On the other hand, however, it is fair to say that Christian persecution overseas is simply not an issue that the Western media covers with zeal, as it is not remotely expedient to the hard-left narrative they have so predominantly adopted through which to process news about perceived oppression. African nations are not major trade partners to the U.S. and the public is always wary of intervention overseas. Thus, politicians face little public pressure to respond to this crisis.

What can the Church do to help?

When our brothers and sisters in Christ suffer, we all suffer, being connected in the holistic body of the Church of Jesus Christ.

It is humbling to remember that while Christians are increasingly antagonized in the U.S., our brethren overseas are now experiencing the same level of violence faced by the early Christians.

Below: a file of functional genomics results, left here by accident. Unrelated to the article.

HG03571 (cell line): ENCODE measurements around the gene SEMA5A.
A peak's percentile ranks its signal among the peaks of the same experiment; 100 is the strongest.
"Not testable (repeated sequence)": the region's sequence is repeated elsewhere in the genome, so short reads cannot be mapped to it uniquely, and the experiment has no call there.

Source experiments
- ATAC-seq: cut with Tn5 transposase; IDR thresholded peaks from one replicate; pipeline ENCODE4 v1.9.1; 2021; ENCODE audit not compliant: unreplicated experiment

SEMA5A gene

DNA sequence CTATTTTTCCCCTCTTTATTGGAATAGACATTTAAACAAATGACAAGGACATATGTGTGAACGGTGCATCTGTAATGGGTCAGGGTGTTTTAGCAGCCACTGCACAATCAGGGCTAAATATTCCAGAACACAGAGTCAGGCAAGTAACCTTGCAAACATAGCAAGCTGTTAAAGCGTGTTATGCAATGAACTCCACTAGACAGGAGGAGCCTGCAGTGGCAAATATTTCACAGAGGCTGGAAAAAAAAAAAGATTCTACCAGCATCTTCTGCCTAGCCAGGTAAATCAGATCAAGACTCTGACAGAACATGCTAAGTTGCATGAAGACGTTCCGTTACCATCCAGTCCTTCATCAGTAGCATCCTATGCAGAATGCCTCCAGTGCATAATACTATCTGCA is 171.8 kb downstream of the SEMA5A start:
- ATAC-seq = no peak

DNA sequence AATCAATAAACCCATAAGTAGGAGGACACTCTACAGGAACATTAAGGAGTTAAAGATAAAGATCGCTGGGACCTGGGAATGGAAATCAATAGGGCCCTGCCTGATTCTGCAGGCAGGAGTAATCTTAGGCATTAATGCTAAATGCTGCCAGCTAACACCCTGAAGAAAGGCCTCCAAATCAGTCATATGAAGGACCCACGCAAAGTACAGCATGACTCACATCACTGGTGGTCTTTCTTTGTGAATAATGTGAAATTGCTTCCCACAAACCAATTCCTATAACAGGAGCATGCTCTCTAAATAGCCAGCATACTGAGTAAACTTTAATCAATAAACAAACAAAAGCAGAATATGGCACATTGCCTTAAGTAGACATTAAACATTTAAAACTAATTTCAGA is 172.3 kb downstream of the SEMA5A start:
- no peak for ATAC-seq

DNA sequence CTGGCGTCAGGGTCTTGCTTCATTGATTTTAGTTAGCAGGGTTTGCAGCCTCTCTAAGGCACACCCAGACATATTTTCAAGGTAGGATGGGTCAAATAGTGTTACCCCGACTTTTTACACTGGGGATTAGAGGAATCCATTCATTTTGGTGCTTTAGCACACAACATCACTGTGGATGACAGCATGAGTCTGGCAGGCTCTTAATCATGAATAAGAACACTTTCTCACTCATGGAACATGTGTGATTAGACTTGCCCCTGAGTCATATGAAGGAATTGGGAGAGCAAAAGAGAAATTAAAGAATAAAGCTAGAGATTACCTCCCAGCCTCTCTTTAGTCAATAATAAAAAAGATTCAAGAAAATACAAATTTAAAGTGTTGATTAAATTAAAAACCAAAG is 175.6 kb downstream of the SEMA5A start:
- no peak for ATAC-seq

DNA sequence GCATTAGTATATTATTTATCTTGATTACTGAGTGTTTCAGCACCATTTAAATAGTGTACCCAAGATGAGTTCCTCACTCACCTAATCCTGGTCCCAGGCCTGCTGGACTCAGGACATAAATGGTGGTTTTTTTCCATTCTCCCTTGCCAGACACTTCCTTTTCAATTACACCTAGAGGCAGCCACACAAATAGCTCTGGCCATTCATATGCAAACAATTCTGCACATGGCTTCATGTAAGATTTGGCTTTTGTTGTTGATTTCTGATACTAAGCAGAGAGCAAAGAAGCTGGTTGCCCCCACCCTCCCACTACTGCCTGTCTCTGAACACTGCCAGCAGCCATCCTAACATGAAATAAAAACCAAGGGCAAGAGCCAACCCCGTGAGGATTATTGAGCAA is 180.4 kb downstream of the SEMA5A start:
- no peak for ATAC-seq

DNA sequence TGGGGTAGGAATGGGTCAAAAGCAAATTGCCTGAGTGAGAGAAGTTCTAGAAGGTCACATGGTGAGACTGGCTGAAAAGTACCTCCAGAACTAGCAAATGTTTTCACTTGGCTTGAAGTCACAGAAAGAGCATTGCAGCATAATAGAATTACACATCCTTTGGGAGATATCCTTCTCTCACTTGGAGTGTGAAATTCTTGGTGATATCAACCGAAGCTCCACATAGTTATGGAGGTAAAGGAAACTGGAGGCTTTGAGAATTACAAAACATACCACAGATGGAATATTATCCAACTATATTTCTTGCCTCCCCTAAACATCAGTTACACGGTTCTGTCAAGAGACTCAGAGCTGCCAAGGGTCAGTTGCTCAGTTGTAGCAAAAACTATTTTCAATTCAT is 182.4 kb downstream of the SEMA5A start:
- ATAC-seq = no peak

Keep Africa’s persecuted Christians in prayer and pray for the eyes of the world to be opened to the horrors of what is taking place.

Groups like Open Doors USA, Voice of the Martyrs, Amnesty International, and International Christian Concern are vital resources to learn more or to provide resources or avenues for financial support if you feel led to take up the cause of supporting Africa’s Christians.

We are members of the Body of Christ as well as the empowered citizens of a constitutional republic. Pressure from the global community, which African governments are often heavily reliant upon for resources, can go a long way.